Ventilator-Assisted Living©

Winter 2003, Vol. 17, No. 4


Noninvasive Ventilation: A History of My Life

Jim Costello, Chairperson, Post-Polio Support Group, Dublin, Ireland (

Frog breathing has always helped me, especially before ventilators became small and portable. Frog breathing (glossopharyngeal breathing) involves the use of the tongue and pharyngeal muscles to add to inspiratory efforts by "gulping" boluses of air.

Photo of Jim Costello in a meeting.As a respiratory polio survivor, I have used a ventilator in one form or another for 45 years. Initially, I used the iron lung and the cuirass (chest shell) which was powered by a Cape Engineering motor. Then I tried a Tunnicliffe jacket, like an anorak tied at the arms, neck and waist over a lightweight metal chest frame, and I also tried a rocking bed.

Currently I use the iron lung for sleeping. I am the only polio survivor in Ireland still using an iron lung.

I also now use a Nippy 1, a British pressure support ventilator (B & D Electromedical), and recently I acquired a BREAS 403, a Swedish pressure support ventilator (BREAS Medical AB). The interface for both is nasal pillows (Puritan Bennett,). I tried a mask but found it very claustrophobic and difficult to get a good seal.

I can walk with the assistance of a spinal brace (an adaptation of a Milwaukee brace), but have practically no use of my arms, just one hand that cannot grip to direct the computer mouse. I use my computer mainly by voice control. I need assistance with all the activities of daily living, and I set up the iron lung with various controls at my feet for the television, the radio, the heating within the lung, the telephone (using an external electric arm and headset) and other devices.

The original "fever" hospital — Cherry Orchard Hospital — which cared for me (free for people with infectious diseases in Ireland) when I originally contracted polio at age 15 continued to care for me whenever I needed treatment for various respiratory and other illnesses. The hospital now cares for me three to five days (my choice) per week. I use the BREAS in hospital in the early evening, but I usually sleep in the iron lung there — the British alligator model. When not in hospital, I am cared for at home by my partner.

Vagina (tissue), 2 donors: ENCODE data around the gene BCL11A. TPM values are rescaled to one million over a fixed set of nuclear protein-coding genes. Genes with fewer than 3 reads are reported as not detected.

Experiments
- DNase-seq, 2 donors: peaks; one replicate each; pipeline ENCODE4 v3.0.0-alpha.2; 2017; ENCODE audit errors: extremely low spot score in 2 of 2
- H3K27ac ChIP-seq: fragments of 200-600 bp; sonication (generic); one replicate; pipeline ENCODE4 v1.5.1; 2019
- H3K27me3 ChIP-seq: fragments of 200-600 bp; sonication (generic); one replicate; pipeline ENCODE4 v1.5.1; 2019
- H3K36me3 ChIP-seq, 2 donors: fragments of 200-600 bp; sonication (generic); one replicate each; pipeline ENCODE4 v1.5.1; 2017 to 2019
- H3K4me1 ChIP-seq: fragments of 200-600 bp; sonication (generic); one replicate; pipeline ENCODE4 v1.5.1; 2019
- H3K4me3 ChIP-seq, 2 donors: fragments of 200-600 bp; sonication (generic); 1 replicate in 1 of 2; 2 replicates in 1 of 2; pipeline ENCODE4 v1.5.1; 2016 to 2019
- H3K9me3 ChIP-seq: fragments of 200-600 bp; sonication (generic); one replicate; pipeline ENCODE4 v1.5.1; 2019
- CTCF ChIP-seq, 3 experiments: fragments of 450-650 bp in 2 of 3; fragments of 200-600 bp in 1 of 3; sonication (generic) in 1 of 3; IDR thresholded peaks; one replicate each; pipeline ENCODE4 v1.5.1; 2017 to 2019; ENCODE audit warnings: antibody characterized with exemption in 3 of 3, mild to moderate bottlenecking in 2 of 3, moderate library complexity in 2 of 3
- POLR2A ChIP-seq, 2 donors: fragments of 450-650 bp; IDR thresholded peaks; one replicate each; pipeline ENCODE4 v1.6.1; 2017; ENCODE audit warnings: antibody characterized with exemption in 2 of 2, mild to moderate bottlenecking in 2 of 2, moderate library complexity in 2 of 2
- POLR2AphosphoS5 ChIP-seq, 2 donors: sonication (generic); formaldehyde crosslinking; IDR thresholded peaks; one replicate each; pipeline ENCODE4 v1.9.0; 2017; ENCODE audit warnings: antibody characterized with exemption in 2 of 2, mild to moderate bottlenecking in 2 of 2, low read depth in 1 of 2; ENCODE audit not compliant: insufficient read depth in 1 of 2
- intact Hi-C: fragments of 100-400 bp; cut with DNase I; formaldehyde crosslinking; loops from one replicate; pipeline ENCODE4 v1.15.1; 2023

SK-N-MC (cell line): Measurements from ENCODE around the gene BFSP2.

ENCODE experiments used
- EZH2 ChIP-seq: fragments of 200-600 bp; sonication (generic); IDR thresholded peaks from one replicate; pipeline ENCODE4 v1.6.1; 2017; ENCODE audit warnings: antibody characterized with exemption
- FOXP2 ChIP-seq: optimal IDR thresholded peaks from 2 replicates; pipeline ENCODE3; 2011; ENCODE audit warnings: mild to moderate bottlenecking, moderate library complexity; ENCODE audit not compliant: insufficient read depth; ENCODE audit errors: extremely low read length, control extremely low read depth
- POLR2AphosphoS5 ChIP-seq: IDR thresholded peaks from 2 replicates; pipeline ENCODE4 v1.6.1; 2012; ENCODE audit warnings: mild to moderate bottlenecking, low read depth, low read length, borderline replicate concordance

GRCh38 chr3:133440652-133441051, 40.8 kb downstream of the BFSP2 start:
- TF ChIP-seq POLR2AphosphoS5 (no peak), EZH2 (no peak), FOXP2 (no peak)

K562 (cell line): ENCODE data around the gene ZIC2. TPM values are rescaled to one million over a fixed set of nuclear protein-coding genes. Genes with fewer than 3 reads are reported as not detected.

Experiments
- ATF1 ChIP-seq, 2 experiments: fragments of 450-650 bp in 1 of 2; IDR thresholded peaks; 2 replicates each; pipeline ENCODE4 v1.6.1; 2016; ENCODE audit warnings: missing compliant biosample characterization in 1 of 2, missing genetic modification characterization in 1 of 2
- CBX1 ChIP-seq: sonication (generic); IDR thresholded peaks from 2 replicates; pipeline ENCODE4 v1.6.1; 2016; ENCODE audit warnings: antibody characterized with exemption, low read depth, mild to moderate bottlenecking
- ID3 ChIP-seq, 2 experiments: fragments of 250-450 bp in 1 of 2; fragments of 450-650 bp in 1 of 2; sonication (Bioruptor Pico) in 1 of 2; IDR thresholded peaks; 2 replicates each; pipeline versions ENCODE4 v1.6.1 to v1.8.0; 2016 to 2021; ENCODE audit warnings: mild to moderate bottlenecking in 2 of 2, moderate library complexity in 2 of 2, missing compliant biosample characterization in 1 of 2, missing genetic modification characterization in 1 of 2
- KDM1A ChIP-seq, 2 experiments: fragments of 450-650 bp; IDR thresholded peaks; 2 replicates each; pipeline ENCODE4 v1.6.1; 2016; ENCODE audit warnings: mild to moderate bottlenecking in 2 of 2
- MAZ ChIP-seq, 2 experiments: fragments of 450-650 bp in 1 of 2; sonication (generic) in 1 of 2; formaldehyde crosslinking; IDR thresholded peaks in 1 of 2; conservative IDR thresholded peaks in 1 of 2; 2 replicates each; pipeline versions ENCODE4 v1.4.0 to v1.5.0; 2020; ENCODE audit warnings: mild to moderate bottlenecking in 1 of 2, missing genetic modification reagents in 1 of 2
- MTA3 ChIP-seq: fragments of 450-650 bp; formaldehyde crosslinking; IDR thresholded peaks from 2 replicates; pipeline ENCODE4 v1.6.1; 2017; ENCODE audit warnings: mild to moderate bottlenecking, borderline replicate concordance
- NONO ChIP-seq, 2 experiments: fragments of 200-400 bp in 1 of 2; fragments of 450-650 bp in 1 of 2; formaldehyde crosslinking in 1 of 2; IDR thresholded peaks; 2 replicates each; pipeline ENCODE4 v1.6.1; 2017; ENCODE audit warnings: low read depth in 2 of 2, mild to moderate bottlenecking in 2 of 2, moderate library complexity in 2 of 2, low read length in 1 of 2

Originally, I paid for the cuirass, but since I started using the Nippy (about the last eight years), my local Health Authority has paid for all my ventilatory equipment. I can breathe on my own throughout the day either sitting or standing, but whenever I lie down or get any form of respiratory infection, I need to use a ventilator.

I keep my Nippy at home to use when resting and sleeping. When I am travel-ling about town, I take my BREAS with its internal and external batteries. When I am on holiday either in Ireland or abroad, I always take both ventilators in case of breakdown. I use both set on pressure control ventilation (20 bpm, 22 cm H2O pressure).

Last year, I developed a severe mucus problem due to a sinus condition. I tried a coughing machine, but probably did not allow sufficient time to learn how to use it properly. For me, using the ventilator in combination with frog breathing clears my secretions.

Frog breathing has always helped me, especially before ventilators became small and portable. In pulmonary function tests with the spirometer, I can only blow 800 ml, but with frog breathing I can blow 2200/2400 ml.

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